UN Food Agency Plans Big Cuts in Zambia Aid
March 1, 2007
The UN World Food Program (WFP) said Tuesday it plans to cut vital food rations to approximately 500,000 vulnerable people in Zambia over the next few weeks due to a shortage of funds. Beginning in April, the agency said it will also halt food assistance to 6,000 HIV/AIDS patients on antiretroviral (ARV) therapy and their families, and to 9,500 chronically ill patients receiving home-based care, many of whom are also taking ARVs.
"In March or April, we will be forced to stop distributing food to some of the most disadvantaged people in Zambia, such as orphans and patients undergoing treatment for AIDS," WFP Country Director David Stephenson confirmed in a statement.
The program needs $29 million to continue its efforts in Zambia through the end of 2007. But with its food supplies dwindling, WFP said it is planning to enact a series of massive cuts to its operations.
The cuts come as widespread flooding in the country threatens to increase the number of people in need of food assistance. Meanwhile, WFP is already struggling to supply emergency aid to flood and cyclone victims in neighboring Mozambique. The agency has been critical of rich nations that have failed to contribute enough to keep basic aid programs going in Africa, where HIV/AIDS and flooding and droughts frequently create dire food shortages.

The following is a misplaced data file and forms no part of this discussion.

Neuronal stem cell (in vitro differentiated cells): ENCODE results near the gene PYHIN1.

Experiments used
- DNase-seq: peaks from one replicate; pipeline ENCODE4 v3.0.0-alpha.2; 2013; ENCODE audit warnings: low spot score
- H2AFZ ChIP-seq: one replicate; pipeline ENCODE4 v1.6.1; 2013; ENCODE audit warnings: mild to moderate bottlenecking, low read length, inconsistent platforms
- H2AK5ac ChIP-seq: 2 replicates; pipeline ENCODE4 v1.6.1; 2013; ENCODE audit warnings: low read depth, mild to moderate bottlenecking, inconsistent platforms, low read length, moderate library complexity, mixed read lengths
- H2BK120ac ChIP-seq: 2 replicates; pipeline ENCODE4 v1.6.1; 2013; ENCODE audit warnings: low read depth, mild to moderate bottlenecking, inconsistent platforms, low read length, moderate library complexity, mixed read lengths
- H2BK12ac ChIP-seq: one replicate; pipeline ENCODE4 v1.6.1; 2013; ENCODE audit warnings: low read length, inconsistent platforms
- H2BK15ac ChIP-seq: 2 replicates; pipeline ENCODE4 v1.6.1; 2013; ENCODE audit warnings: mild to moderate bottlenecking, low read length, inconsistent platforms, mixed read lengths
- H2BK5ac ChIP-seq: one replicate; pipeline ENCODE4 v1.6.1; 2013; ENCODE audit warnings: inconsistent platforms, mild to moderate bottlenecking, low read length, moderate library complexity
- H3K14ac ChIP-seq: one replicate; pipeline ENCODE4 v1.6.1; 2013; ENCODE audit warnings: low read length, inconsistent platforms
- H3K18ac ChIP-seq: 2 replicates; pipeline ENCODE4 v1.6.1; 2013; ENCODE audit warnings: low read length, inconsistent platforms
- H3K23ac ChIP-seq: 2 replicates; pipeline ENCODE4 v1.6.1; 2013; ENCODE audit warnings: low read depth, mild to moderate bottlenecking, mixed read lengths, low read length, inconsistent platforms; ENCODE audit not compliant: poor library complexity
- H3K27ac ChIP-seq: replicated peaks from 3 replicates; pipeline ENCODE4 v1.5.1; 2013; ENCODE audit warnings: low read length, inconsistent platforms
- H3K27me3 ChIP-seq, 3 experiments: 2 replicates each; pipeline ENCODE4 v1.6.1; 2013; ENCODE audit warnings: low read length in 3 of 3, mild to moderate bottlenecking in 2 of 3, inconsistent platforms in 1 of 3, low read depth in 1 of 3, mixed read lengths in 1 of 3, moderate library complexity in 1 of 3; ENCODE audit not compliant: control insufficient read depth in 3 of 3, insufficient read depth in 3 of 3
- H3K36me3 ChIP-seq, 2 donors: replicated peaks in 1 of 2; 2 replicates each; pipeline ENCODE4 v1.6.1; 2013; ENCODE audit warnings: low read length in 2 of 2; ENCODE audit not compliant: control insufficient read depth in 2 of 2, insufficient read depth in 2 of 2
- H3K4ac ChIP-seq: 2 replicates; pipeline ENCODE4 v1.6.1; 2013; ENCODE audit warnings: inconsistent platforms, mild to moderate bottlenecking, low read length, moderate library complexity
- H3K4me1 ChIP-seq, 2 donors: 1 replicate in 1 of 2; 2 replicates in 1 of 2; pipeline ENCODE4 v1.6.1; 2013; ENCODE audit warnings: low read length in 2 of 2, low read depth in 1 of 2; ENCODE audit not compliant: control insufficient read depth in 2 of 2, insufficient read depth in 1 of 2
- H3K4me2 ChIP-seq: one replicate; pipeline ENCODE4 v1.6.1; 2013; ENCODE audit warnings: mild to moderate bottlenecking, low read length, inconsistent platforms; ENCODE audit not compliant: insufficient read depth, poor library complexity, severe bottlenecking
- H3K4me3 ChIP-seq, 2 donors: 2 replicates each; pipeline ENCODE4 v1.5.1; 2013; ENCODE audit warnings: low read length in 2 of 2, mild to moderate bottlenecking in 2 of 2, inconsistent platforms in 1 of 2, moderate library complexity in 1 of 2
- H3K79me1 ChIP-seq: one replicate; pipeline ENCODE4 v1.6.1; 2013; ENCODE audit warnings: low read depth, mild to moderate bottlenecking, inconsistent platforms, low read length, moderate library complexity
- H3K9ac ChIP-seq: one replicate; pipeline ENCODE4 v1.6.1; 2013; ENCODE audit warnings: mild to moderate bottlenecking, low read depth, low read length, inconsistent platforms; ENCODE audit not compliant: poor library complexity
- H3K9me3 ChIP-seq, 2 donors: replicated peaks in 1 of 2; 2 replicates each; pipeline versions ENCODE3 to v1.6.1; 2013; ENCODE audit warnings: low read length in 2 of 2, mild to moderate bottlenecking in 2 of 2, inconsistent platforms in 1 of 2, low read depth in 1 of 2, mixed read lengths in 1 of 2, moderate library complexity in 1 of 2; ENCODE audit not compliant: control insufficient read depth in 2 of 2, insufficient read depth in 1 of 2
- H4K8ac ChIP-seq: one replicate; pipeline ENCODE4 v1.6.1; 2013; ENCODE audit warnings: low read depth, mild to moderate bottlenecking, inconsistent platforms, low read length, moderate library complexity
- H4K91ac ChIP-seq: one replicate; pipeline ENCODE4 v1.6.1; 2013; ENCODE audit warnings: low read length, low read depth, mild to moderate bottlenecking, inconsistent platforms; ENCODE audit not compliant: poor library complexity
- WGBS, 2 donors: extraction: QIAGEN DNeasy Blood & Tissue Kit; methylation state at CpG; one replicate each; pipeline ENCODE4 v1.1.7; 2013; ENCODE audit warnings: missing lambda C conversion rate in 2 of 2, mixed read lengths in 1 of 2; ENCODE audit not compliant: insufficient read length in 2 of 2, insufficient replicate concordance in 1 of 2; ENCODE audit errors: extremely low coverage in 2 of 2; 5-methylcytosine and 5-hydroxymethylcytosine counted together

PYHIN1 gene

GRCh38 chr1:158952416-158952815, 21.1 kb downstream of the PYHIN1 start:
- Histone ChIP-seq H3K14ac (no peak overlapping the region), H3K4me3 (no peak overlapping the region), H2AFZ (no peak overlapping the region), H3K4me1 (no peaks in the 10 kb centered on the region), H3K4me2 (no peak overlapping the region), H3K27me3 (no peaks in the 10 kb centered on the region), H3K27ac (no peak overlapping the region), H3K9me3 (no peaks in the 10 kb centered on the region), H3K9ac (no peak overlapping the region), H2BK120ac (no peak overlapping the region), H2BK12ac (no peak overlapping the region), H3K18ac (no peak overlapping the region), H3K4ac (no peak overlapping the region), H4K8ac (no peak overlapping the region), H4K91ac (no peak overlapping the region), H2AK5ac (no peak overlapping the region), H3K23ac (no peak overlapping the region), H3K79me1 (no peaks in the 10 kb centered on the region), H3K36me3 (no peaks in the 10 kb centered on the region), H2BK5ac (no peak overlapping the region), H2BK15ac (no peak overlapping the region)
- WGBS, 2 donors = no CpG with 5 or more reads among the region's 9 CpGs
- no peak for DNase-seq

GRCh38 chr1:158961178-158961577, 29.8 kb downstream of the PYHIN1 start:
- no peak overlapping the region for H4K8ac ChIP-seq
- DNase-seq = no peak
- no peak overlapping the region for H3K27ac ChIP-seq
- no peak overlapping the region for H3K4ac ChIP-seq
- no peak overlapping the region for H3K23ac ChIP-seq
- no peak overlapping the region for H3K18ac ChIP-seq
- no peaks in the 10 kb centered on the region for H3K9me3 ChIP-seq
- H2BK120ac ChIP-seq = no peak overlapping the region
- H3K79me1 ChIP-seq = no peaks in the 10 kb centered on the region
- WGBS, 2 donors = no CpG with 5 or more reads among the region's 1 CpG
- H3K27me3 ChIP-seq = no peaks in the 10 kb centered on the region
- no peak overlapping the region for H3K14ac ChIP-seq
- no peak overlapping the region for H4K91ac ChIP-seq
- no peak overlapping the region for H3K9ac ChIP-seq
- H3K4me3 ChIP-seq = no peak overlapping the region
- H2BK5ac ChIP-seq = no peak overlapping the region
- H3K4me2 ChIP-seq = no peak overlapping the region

This article was provided by U.S. Centers for Disease Control and Prevention. It is a part of the publication CDC HIV/Hepatitis/STD/TB Prevention News Update. Visit the CDC's website to find out more about their activities, publications and services.